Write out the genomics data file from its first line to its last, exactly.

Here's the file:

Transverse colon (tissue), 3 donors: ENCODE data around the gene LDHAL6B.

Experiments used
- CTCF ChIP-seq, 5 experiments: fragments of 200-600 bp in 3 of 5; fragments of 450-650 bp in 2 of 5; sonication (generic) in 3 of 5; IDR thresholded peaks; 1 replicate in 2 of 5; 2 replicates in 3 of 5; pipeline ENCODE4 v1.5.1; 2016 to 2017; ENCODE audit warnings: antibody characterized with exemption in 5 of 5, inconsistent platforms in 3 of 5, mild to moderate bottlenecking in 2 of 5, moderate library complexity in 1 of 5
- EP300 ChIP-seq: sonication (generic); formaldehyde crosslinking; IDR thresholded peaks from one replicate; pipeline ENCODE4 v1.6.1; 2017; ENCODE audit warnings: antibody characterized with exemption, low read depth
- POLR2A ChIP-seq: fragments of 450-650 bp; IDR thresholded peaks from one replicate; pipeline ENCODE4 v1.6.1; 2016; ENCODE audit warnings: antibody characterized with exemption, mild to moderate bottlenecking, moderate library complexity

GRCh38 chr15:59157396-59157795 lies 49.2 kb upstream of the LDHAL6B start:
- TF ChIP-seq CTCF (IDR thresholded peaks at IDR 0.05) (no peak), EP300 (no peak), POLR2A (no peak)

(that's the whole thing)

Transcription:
Transverse colon (tissue), 3 donors: ENCODE data around the gene LDHAL6B.

Experiments used
- CTCF ChIP-seq, 5 experiments: fragments of 200-600 bp in 3 of 5; fragments of 450-650 bp in 2 of 5; sonication (generic) in 3 of 5; IDR thresholded peaks; 1 replicate in 2 of 5; 2 replicates in 3 of 5; pipeline ENCODE4 v1.5.1; 2016 to 2017; ENCODE audit warnings: antibody characterized with exemption in 5 of 5, inconsistent platforms in 3 of 5, mild to moderate bottlenecking in 2 of 5, moderate library complexity in 1 of 5
- EP300 ChIP-seq: sonication (generic); formaldehyde crosslinking; IDR thresholded peaks from one replicate; pipeline ENCODE4 v1.6.1; 2017; ENCODE audit warnings: antibody characterized with exemption, low read depth
- POLR2A ChIP-seq: fragments of 450-650 bp; IDR thresholded peaks from one replicate; pipeline ENCODE4 v1.6.1; 2016; ENCODE audit warnings: antibody characterized with exemption, mild to moderate bottlenecking, moderate library complexity

GRCh38 chr15:59157396-59157795 lies 49.2 kb upstream of the LDHAL6B start:
- TF ChIP-seq CTCF (IDR thresholded peaks at IDR 0.05) (no peak), EP300 (no peak), POLR2A (no peak)